Alabama takes statewide initiative on PSE-tracking
WASHINGTON —Alabama in March became the latest state to sign on for collective e-tracking of pseudoephedrine sales, making the Heart of Dixie state No. 10 to employ the system statewide.
The makers of PSE-containing medicines have created an industry-funded system that allows law enforcement to identify “smurfers,” or those who try to illegally violate limits in state and federal law on the amount of PSE-containing medicines individuals can purchase in a given period of time. E-tracking is favorable to cough-cold and allergy manufacturers fielding PSE as an ingredient because it poses no additional purchase barriers to consumers. State legislatures, such as that of California, had been considering the feasibility behind classifying PSE as a prescription-only medicine.
The e-tracking system also allows law enforcement officials to track would-be violators of PSE regulations in real time, enabling them to find meth labs that otherwise would have gone undetected.
According to a recent poll conducted by David Binder Research, more than three-fourths of Alabama voters supported the new e-tracking system. The poll also found that as many as 78% of those surveyed agreed that e-tracking will be “a huge help to law enforcement.”
The nine states that already have passed legislation and/or implemented e-tracking capabilities include Arkansas, Illinois, Iowa, Kansas, Kentucky, Louisiana, Oklahoma, Missouri and Washington.
Schnucks’ O’Brien to serve on Department of Agriculture advisory committee
ST. LOUIS An executive from Schnuck Markets will serve on an advisory committee of the Department of Agriculture, Schnucks said this week.
Agriculture secretary Tom Vilsack announced that Schnucks VP produce and floral Mike O’Brien would be one of 25 people appointed to a two-year term on the USDA’s Fruit and Vegetable Industry Advisory Committee. O’Brien is also vice chairman of the Produce Marketing Association.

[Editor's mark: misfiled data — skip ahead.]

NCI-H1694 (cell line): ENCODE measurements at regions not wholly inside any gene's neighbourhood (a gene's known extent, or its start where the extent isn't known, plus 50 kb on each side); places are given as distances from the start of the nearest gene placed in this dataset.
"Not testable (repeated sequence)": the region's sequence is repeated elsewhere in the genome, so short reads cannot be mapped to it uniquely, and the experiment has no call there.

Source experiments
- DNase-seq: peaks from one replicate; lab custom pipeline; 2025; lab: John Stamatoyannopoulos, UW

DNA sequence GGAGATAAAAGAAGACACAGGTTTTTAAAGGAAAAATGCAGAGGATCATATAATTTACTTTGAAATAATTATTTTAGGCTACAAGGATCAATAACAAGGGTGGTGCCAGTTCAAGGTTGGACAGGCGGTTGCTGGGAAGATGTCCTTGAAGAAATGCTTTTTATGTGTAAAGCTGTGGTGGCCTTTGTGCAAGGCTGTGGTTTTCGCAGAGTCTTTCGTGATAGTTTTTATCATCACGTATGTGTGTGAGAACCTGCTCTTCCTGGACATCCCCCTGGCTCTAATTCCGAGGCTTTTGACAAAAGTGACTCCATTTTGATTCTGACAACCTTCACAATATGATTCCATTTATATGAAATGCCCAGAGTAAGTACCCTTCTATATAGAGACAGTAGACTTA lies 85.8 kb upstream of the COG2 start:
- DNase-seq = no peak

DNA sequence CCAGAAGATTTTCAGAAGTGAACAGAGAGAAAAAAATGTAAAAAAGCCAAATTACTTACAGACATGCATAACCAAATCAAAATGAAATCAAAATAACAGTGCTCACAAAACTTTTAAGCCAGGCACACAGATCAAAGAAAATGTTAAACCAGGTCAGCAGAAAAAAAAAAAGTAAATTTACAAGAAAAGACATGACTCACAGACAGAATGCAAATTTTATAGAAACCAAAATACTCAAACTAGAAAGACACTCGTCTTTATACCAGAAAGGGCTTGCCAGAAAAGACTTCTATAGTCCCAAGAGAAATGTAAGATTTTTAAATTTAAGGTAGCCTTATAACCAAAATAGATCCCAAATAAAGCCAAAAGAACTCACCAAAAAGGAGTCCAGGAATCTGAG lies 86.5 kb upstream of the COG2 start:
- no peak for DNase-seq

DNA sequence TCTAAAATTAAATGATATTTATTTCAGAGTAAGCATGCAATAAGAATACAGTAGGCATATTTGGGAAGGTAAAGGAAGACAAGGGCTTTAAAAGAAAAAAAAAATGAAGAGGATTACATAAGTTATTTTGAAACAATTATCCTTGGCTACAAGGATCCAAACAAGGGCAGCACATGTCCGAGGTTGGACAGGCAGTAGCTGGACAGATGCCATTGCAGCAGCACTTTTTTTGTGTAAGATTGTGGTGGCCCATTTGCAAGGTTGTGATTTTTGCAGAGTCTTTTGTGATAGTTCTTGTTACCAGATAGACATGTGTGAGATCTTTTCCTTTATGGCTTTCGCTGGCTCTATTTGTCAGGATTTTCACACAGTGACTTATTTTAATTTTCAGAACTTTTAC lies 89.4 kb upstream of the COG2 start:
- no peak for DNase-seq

“I am honred to represent Schnuck Markets and the retail produce industry as a member of this committee,” O’Brien said. “I am looking forward to the opportunity to contribute and to make a difference for families across the nation.”
The committee, originally chartered in 2001, advises the secretary of agriculture on industry issues related to fruits and vegetables.
Gilead commences phase 3 trial for single-tablet HIV treatment
FOSTER CITY, Calif. Gilead Sciences has started a late-stage clinical trial of an investigational 4-in-1 treatment for HIV, the drug maker said.
Gilead announced the initiation of a phase 3 trial of its “Quad” HIV drug, a single-tablet treatment that combines elvitegravir, cobicistat, emtricitabine and tenofovir disoproxil fumarate. The study will compare the Quad regimen with the standard of care among adults with HIV-1 who have not taken antiretroviral treatments. The company is also investigating cobicistat as a standalone boosting agent for antiretroviral drugs.
“We are pleased to announce that the Quad phase 3 clinical program is underway,” Gilead EVP research and development and chief scientific officer Norbert Bischofberger said. “Efficacy and safety results from the phase 2 study suggest that the Quad may represent an important new option for patients with HIV.”